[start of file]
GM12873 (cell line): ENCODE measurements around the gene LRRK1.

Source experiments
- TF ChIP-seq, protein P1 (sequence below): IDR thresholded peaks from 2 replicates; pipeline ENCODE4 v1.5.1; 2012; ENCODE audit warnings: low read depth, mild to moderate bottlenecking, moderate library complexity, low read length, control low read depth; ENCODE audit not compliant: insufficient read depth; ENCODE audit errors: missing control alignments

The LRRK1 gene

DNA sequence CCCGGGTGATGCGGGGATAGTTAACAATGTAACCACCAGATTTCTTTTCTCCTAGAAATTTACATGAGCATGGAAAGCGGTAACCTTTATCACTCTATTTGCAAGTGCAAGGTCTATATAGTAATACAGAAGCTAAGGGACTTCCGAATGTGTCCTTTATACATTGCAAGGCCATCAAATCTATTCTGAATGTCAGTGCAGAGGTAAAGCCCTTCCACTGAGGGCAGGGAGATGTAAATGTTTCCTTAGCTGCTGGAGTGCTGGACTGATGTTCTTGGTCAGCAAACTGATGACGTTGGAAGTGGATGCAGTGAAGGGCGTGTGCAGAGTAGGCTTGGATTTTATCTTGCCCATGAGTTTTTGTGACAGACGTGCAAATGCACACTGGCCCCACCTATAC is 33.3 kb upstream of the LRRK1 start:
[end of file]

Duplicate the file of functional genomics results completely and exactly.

GM12873 (cell line): ENCODE measurements around the gene LRRK1.

Source experiments
- TF ChIP-seq, protein P1 (sequence below): IDR thresholded peaks from 2 replicates; pipeline ENCODE4 v1.5.1; 2012; ENCODE audit warnings: low read depth, mild to moderate bottlenecking, moderate library complexity, low read length, control low read depth; ENCODE audit not compliant: insufficient read depth; ENCODE audit errors: missing control alignments

The LRRK1 gene

DNA sequence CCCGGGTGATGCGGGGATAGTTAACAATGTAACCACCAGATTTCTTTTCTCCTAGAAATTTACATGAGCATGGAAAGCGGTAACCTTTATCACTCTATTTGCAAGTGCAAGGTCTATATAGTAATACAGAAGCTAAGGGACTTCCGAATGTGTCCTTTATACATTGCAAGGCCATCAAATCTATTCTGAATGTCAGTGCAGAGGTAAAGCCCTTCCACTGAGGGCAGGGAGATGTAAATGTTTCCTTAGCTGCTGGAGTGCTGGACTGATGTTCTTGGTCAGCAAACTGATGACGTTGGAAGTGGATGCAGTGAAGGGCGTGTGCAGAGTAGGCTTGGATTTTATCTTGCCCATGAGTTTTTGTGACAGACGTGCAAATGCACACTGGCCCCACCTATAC is 33.3 kb upstream of the LRRK1 start: